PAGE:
Defining Terms: Scherzo
Coming up at about 10 minutes to 11 Thursday on NEPR's Big Classical Show is a wonderfully witty and rhythmic single-movement orchestral work by the great Czech composer Antonín Dvořák, his "Scherzo capriccioso." Now, we could simply translate the title as "Capricious Scherzo" or "Scherzo-Caprice." and leave it at that — rather like Professor Peter Schickele, in his "Definitive Biography of P.D.Q. Bach" translating Clavier-Übung , the title of some of J.S. Bach's keyboard collections, as "Keyboard Übung." But it strikes me that you've probably seen or heard the word scherzo plenty of times in connection to classical music without someone explaining where it came from or what it's supposed to mean. So, let me give it a try.
According to my handy online Ultralingua, the Italian noun scherzo (perhaps derived from the old German verb scherzen , "to joke") translates into English as "joke," or "jest," or "prank," or "banter," or "lark." You get the idea — something lighthearted and humorous. Scherzo first appears in a musical context in the early 1600s, applied to madrigal-like vocal pieces of a specific poetic structure. The great Claudio Monteverdi's two collection of "Scherzi musicali " are the most enduring examples. The term pops up here and there over the next 150 years, almost always for vocal pieces. So how did a vocal genre morph into an instrumental?
It didn't. Remember my UConn professors' injunction that the answer to "what does this musical term mean" is always "different things at different times?" Well, that goes for symphony, that goes for concerto, and that certainly goes for scherzo, all three of which were used for vocal music first and instrumental music later. The modern sense of "scherzo," as used by Dvořák and countless others, is later in origin and totally unrelated to the old vocal sense of the word.
To pinpoint its origin, let's take a look at the classical multi-movement forms, as they developed in the latter half of the 18th century. The concerto, defined as a work for one or more solo instruments and orchestra, was almost invariably in three movements. Other genres employing keyboard, such as the solo sonata, the duo sonata (e.g., sonata for piano and violin) and piano trio (i.e., trio for piano, violin and cello) were typically in two or three movements. But the symphony and the string quartet mostly came in four movements, thanks to the addition of a movement from the old dance-based suites: the minuet.
Usually placed third among the four movements, the minuet provided an elegant respite from the more serious goings-on in the other three movements. With very few exceptions, the minuets were composed in three-part form: opening section, contrasting "trio" (we'll get to that term some other time), and the opening section repeated. But great composers, as is their wont, constantly look for ways to "kick it up a notch," as Chef Emeril would put it. So our dear Joseph Haydn, in his great collection of String Quartets, Op. 33 (1781), tried a slightly broader and punchier movement in place of the minuet, and called them, for reasons unknown, "scherzo."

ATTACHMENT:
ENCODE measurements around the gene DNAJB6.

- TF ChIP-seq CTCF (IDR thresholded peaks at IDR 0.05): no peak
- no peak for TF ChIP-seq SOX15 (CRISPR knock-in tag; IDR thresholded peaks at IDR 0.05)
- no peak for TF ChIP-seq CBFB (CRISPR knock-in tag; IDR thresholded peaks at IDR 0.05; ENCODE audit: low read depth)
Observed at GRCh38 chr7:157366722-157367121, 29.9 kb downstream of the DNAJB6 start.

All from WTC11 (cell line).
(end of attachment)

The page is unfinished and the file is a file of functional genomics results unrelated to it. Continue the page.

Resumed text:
And for Haydn, that was it for the scherzo. He returned to the standard minuet in each of his subsequent quartets, and stuck with it in his symphonies as well. But among those paying attention was Beethoven, who featured scherzi in a few of his earliest published chamber works, inluding the Piano Trio, Op. 1, No. 2 and the String Quartet, Op. 18, No. 2. And for Beethoven, the difference between the minuet and the scherzo was even bigger than it was for Haydn. Vigorous, boisterous, rhythmically playful, here was a new medium for the young genius's unstoppable creativity. Sure, it stuck to the minuet's three-part form and (usually) three-to-a-bar meter. But this was no elegant dance. This was serious fun!
What Beethoven started in his chamber works, he eventually added to his symphonies, changing the course of that medium forever. The Symphony No. 1 features a scherzo in all but name (it's still called a minuet), but the Symphony No. 2 has a scherzo in both name and style. And from then on, any composer who went back to the minuet (as Beethoven himself did in his Symphony No. 8) was being intentionally old-fashioned, like making a modern movie in black-and-white. If you have a set of Beethoven's Symphonies on your shelves or on your portable device, listen just to a few of the scherzos (an acceptable English equivalent to the Italian scherzi ) and marvel at their rhythmic ingenuity.
Well, as happened to the rondo (earlier blog post here), the scherzo eventually broke away from its part in a multi-movement work, and started to lead an independent musical existence. Chopin's four Scherzos for piano are the earliest masterworks of the genre. Correct me if I'm wrong, but Dvořák's "Scherzo capriccioso" may be the earliest stand-alone symphonic movement using the term. And as with Beethoven, so with Dvořák: the scherzo may be very witty, but it's no joke!